Other than Greene

At some point, it becomes necessary to negotiate the sliding heap of press releases that begin so neatly stacked in the corner of my office and end up a composting heap of yellowed documents that look like they belong in a historical archive. What’s embarrassing to realize is that many of them are from the same record company and management firm, Dig Music, and that I’m way behind in letting my readers know all that’s happening in that small office on V Street.

If you know who Jackie Greene is, then you already know Dig Music. Dig (and co-founder Marty DeAnda) has been the principal force in shaping Greene’s career. While Greene has been in Southern California putting the finishing touches on his first international album for Verve (with help from Elvis Costello’s backing band, the Imposters and producer Steve Berlin of Los Lobos), Dig’s record-label arm has been busy with a variety of other projects. There have been releases from Bucho, Sons of Champlin and Cold Blood, and plans with Mumbo Gumbo singer Chris Webster and former Beau Brummels lead singer Sal Valentino.

Needless to say, there is much in the works. Of particular note is Dig’s involvement in Webster’s solo career. The first step is re-releasing Webster’s back catalog, including her first two solo albums, Drive and Now Playing, and her excellent recording with her sister Cassie Webster and guitarist Scott Nygaard, Ten Thousand Miles. Incidentally, Ten Thousand Miles is the best local folk CD to be released in Sacramento in a good long while, so Dig’s association with it (and with Webster) is well-deserved.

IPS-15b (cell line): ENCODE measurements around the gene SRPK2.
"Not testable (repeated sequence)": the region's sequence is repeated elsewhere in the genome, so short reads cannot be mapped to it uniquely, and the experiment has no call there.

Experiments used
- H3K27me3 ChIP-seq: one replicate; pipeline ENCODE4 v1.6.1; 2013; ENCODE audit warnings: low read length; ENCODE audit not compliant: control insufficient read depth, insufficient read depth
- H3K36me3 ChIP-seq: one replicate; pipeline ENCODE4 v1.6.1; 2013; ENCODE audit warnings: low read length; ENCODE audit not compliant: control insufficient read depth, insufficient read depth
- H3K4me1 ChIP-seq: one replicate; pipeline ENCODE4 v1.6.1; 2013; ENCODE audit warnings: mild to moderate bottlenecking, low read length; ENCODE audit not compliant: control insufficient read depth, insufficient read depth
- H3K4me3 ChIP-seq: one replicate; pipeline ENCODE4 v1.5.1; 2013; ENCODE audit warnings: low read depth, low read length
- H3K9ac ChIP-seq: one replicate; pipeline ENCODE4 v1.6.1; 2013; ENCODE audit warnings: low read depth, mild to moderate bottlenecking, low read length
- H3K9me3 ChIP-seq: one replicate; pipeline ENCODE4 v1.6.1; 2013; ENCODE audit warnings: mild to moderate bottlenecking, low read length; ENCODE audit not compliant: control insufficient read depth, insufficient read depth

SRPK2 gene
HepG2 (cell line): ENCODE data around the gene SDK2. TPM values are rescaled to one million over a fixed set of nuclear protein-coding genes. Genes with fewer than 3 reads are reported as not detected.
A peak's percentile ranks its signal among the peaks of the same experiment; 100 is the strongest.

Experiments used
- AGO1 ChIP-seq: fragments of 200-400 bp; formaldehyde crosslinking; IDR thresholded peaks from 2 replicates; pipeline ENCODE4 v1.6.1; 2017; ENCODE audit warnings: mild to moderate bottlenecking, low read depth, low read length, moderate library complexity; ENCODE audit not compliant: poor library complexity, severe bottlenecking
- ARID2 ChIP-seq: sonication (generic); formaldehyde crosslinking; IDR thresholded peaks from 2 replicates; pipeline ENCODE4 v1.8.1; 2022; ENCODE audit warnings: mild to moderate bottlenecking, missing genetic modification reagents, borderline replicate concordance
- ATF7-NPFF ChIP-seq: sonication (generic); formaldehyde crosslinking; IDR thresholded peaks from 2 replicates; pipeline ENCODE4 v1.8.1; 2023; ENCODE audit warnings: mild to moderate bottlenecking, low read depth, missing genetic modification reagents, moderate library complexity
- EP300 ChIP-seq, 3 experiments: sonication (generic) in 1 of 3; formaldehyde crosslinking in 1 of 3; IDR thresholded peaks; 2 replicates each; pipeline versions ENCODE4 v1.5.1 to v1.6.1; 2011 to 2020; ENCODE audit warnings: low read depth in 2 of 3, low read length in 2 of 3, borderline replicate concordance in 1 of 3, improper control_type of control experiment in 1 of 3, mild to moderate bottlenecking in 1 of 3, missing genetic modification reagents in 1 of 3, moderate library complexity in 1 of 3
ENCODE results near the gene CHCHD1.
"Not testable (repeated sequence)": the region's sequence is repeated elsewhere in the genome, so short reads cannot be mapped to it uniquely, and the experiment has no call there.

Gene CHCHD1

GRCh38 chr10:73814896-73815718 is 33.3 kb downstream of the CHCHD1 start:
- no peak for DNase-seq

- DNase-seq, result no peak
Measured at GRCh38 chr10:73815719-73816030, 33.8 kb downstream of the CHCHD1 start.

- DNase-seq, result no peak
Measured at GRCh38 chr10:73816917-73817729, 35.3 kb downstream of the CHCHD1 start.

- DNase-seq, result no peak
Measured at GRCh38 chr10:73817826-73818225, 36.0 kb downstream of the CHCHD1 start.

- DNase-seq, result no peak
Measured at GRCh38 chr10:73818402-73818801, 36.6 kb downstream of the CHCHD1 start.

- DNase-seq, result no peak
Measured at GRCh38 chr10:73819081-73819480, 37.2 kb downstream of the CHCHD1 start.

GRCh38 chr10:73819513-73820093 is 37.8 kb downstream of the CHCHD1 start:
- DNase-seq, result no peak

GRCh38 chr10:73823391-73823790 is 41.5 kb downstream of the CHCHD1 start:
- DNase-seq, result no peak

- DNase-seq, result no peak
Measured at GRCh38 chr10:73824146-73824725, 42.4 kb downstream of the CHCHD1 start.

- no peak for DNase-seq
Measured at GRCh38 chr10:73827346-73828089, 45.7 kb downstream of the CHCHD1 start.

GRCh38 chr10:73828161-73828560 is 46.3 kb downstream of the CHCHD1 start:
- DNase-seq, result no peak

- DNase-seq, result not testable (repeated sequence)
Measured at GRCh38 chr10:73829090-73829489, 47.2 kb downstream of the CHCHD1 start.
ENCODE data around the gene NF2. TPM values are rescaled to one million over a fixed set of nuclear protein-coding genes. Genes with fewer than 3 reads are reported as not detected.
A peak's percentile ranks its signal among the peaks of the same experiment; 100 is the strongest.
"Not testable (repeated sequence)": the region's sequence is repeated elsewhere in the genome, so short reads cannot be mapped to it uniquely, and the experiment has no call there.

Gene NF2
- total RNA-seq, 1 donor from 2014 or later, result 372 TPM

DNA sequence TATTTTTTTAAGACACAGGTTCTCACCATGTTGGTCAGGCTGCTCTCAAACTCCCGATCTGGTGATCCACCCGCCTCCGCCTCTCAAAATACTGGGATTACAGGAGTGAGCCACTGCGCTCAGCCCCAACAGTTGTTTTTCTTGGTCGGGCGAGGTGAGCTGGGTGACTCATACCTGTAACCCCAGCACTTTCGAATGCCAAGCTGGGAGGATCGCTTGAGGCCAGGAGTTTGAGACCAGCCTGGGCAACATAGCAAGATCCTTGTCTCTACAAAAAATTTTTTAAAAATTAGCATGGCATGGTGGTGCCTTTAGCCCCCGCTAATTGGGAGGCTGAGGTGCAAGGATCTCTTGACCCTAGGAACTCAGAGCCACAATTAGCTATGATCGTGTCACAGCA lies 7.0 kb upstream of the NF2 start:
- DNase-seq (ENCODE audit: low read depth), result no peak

Webster also has been in the news for winning the Gibson New Musician Award at the second annual HatcH Festival in Bozeman, Mont. The award, which included a Gibson Traveling Songwriter acoustic guitar, was presented by Hall of Famer Jackson Browne.

As for the new year, Dig’s plans include pushing Bucho further into the spotlight via a couple of tours, steering Greene through 40 days of touring with Big Head Todd and the Monsters and finally finishing the Sal Valentino record. Produced by Greene, who wrote three songs for the project, Valentino’s album is slated to be completed by March.

Speaking of Valentino and Greene, I had the opportunity to stop by the new version of their old stamping grounds, Marilyn’s on K Street. The bar has moved to 908 K Street and has a cool, downstairs nightclub vibe that is perfect for its clientele. It’s not quite as upscale as Harlow’s (at least not yet—there were various signs that Marilyn’s was still under construction), but it is slightly larger in capacity. Nonetheless, Greene sold it out on a Thursday night with a $20 ticket price. That’s pretty rare among local musicians, but not uncommon for Greene. Must be that extra “e” at the end of his name. It worked for Jackson Browne, too. From now on, I’m spelling mine Kiefere. Find out more about the new Marilyn’s at www.marilynsonk.com.